In England, the place where one catches an inter-city railway train is called a station. Some London examples are Paddington Station, Euston Station and Victoria Station. The same is generally true here in the USA -- but not completely. Most people, me usually included, call one such place in New York City Grand Central Station. But its actual name is Grand Central Terminal.
Technically, the place is a terminal because it is the final stopping point or initial starting point for trains. A station, by contrast, is an intermediate point.
Regardless of what they officially or popularly are called, railroad depots that are functionally terminals are relatively rare because the power of railroad systems lies in the fact that they are basically networks where what is carried can flow from place to place. An exception is at a transportation break, typically where a railway spur ends at a ship docking facility for transferring goods from one transportation mode to another.
Another exceptional case is certain large, old, dominant cities that serve as transportation hubs for their countries. In these cases, when railroading started in the 1800s it was already considered too disruptive to carve rail lines across those cities' central areas. Instead, terminals were established at various points around the peripheries of central areas, the rail lines heading away to places in their same general direction from the cities' centers. This is the case for London and Paris.
An alternative is to have a large, central terminal that serves a large number of places, rail lines serving them diverging a ways away from the center. This is approximately how it works in Rome and Milan, though each city does have lesser terminals and stations for commuter lines.
Below are a photo and some maps illustrating some terminals.
In the center of the photo is Union Station, actually a terminal used by the Union Pacific and Milwaukee Road lines. To its right, with the tower, is King Street Station used by the Great Northern and Northern Pacific railroads. It actually is a station because some tracks head in our direction and reach a tunnel under Seattle's downtown. You can glimpse those below-street-level tracks if you drop your eyes down from Union Station.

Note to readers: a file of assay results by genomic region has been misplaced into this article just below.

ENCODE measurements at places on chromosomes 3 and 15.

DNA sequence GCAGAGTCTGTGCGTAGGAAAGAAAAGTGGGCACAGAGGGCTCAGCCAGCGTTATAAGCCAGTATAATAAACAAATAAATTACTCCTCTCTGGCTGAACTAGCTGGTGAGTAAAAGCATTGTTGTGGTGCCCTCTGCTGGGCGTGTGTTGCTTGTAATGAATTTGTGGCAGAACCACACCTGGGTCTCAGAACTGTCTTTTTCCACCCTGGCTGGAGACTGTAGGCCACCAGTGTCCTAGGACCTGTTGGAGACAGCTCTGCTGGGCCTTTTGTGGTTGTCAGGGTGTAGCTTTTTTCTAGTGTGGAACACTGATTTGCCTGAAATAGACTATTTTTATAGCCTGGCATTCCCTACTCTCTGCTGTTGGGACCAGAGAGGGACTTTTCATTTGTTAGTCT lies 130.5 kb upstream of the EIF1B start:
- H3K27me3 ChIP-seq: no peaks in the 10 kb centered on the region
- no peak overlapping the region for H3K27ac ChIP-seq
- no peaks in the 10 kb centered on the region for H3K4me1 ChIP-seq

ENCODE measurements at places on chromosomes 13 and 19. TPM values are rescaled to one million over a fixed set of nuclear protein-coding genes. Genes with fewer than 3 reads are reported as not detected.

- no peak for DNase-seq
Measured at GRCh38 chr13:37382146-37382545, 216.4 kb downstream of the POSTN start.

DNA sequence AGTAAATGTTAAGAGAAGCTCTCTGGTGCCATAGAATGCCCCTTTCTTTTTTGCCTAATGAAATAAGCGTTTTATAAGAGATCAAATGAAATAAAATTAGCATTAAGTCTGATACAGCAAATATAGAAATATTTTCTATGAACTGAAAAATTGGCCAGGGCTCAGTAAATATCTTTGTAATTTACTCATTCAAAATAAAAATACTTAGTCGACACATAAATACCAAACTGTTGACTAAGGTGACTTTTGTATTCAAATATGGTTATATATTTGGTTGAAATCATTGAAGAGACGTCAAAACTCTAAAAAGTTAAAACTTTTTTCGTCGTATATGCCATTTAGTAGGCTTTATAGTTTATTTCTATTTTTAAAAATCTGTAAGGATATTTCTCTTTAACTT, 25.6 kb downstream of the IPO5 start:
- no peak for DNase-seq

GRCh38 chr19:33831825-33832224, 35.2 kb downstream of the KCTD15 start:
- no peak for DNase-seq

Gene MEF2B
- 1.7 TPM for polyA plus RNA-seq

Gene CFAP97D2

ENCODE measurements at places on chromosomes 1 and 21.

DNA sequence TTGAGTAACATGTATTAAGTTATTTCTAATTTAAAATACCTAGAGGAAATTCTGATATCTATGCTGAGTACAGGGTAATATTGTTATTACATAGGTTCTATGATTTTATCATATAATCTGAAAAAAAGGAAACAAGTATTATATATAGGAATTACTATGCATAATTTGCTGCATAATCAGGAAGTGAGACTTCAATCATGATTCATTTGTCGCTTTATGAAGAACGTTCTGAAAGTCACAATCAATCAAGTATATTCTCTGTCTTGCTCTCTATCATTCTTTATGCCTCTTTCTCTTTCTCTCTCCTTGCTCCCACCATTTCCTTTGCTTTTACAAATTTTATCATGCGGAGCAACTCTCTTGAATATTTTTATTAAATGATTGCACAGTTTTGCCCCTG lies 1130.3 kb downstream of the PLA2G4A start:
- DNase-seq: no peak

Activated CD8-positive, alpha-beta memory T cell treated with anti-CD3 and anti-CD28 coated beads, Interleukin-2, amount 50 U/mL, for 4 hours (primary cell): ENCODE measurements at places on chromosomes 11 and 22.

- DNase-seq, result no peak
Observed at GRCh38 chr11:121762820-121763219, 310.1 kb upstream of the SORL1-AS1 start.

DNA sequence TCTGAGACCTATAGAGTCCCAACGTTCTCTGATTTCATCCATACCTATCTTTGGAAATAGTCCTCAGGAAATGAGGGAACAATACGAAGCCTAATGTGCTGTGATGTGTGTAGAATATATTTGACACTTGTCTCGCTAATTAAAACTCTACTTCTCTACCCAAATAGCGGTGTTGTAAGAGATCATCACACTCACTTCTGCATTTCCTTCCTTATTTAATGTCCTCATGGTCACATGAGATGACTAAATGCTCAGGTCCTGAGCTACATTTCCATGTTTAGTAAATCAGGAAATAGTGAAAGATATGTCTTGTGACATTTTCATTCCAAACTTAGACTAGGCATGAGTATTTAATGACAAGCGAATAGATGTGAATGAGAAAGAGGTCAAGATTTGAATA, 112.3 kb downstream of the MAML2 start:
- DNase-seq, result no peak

They all bear the Station name, but are terminals except for London Bridge Station. Before the postwar nationalization of railways, each station was associated with a railroad serving its own (but sometimes overlapping) region of Britain.
This image featured a peripheral line running just inside Paris' fortifications that approximate the route of the Périphérique, Paris' beltway freeway. Not all these terminals remain: the D'Orsay is now an art museum, for example. The functioning intercity terminals are the St. Lazare, Nord, Est, Lyon, Austerlitz, and Montparnasse.
This map features a subway commuter line connecting parts of Manhattan with New Jersey. At the upper right is Grand Central Terminal (called "Station" here), and nearby black lines indicate subway and elevated local transportation lines. Grand Central served the now-defunct New York Central and New Haven lines for many years. Pennsylvania Station, the other major New York depot, is a true station because some tracks under the station structure connect Pennsylvania Railroad tracks (to the west) to Long Island Railroad tracks (to the east). The Pennsy also no longer exists but the tracks remain.
I include this map mostly because of the long list of railroads serving Chicago more than a century ago. Aside from the present government-run Amtrak passenger system (started in 1971) that uses private lines' rails, there never has been a transcontinental railroad company in the United States. A number of major lines served the eastern part of the county and extended as far west as places such as St. Louis and Chicago. And there were western railroads serving places as far east as those and a few other cities. There also were railroads serving the central part of the country, but their tracks did not extend to the east and west coasts. For someone traveling by train from coast to coast in the heyday of passenger railroading, it was necessary to change railroads in places such as Chicago.
This map shows that downtown Chicago was served by seven terminals (most called Station) in the 1950s. When I was young, I once arrived in Chicago on the Milwaukee Road at Union Station. We departed on the New York Central a few days later at La Salle Street Station. Note that Union Station served the westerly Milwaukee Road and the easterly Pennsylvania Railroad. But being a terminal, there was no through trackage. The lines branched a ways out of town.